Hat Tips

Hello, Maybe I’m just old fashioned, but I will say that the half-time show at this Year’s Super Bowl was the worst I have ever seen. And that is an accomplishment that is hard to achieve.

By Dean Meyer

And that is all I’m going to say about that. As I said before, I didn’t have a dog in the fight, so I didn’t care much about the outcome of the game.
My main concern yesterday was a mouse. A mouse.
I had been to a bull sale in Nebraska with a friend. I went along to assist on the drive home, since it would be a long day and night deal. I didn’t buy a bull in Nebraska. I shop locally. Unless I could have bought a great bull cheap. And I couldn’t.
We got back late Saturday night to Reva, SD where I camped at Will and Jen’s ranch. Shirley had been handling chores and feeding cows for a couple days, and I figured another day of exercising her new knee would be good for her. It was a wee bit above zero and the wind was enough so she wouldn’t need to ice here knee before she went out. And I wanted to have breakfast with the grandkids.
I was going to drive the sleeper pickup back. It hadn’t been used much since last summer because it is only a two-wheel drive. It had been parked next to the hay yard.
Did you know that mice live in the hay yard? I knew that. So I was a little reluctant to crawl behind the wheel of this pickup. Will assured me that although there may have been a little mouse “dirt” in the pickup, he had used it and was pretty sure the mice had left. “Dirt” my ass. And why would they leave a perfectly good winter home with blankets and a mattress?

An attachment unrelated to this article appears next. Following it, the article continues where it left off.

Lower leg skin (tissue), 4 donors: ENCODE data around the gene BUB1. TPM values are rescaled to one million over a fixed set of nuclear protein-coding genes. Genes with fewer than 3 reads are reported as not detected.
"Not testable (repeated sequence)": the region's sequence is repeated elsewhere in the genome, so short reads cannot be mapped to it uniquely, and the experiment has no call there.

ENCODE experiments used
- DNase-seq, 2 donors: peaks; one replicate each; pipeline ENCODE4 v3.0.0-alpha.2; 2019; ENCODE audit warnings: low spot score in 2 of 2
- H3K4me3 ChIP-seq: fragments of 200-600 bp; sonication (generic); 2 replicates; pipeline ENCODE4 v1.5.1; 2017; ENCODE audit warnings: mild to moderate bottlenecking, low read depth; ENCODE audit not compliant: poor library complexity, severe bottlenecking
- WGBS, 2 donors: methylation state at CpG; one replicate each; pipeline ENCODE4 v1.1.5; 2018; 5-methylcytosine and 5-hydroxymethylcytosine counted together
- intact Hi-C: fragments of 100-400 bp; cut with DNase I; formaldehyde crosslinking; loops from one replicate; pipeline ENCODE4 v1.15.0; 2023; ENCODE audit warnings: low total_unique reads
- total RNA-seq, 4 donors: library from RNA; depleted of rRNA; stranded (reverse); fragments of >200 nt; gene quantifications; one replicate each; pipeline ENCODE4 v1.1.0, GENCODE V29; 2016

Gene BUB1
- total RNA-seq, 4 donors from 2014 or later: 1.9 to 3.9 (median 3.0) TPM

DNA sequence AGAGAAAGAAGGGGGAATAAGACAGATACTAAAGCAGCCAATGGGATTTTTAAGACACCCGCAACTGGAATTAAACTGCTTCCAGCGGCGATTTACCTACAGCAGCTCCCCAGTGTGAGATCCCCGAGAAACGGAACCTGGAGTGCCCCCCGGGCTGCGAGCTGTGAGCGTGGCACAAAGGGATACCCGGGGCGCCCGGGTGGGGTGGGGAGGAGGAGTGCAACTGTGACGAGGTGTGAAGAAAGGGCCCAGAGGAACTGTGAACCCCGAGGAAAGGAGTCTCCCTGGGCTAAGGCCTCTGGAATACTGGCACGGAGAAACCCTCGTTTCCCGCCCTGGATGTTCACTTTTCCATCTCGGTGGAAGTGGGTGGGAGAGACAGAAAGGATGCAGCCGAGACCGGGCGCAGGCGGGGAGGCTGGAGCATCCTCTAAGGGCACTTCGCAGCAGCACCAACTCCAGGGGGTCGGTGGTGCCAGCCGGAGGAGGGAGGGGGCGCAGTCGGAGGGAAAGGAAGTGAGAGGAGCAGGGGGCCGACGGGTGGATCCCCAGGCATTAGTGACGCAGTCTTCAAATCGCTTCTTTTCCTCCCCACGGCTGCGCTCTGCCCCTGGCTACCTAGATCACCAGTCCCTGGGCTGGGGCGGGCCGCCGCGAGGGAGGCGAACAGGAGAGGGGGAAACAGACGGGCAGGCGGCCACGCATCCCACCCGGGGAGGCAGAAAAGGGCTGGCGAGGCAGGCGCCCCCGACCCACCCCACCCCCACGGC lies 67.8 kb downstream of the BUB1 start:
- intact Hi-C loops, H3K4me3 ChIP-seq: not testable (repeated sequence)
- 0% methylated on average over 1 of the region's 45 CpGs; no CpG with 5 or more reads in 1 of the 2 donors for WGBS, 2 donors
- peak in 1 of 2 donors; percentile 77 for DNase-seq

I’ve told you before, I hate mice. I would rather have been told there were snakes in the pickup.
I drove out of the yard shortly after daylight. The sleeper pickup doesn’t have real good lights. I wasn’t even to the mailbox when a mouse scooted out from under the seat, ran across my foot, and up under the dash! A mouse. I think it was a huge male mouse.
It was very lucky that the road is barely built up and there was no ditch there, I ended up about fifty yards off the road, standing in the pasture, screaming at the pickup. And the wind chill was way below zero.
After I had frozen for a bit, I pulled up my big girl pants and got back in. I sat there debating whether I should go back and switch vehicles or man up and head north. I didn’t want my grandkids to know I was a coward so I hit the road.
Have you ever driven a hundred miles with one eye on the floor, one eye on the road, and grip so tight on the steering wheel that your fingers hurt? I had to keep telling myself, “Hold tight. When the mouse runs up your pants leg, don’t swerve. You will end up rolling the pickup seventeen times because you driving eighty miles an hour to get home before the mouse attacks again”. It was horrible.
I was flying by Reeder when a friend called. I missed the call. My hands were frozen to the steering wheel. I pulled over to the side of the road, hoping the mouse wouldn’t notice that we had stopped and think he should come out. I peeled my fingers off the steering wheel and after a bit I could finally get my phone out of my pocket and return the call. He didn’t answer. I had risked my life for nothing.
Back on the road, I said one more prayer, praying that the local Highway Patrolman around New England wasn’t out yet. I wanted to get this trip over as quickly as possible.
I did make it home safely. I told Shirley I will never leave her to do chores alone again. If she will get that killer mouse that attacked me out of the pickup.
She thinks I am a coward. She could be right.

Later, Dean

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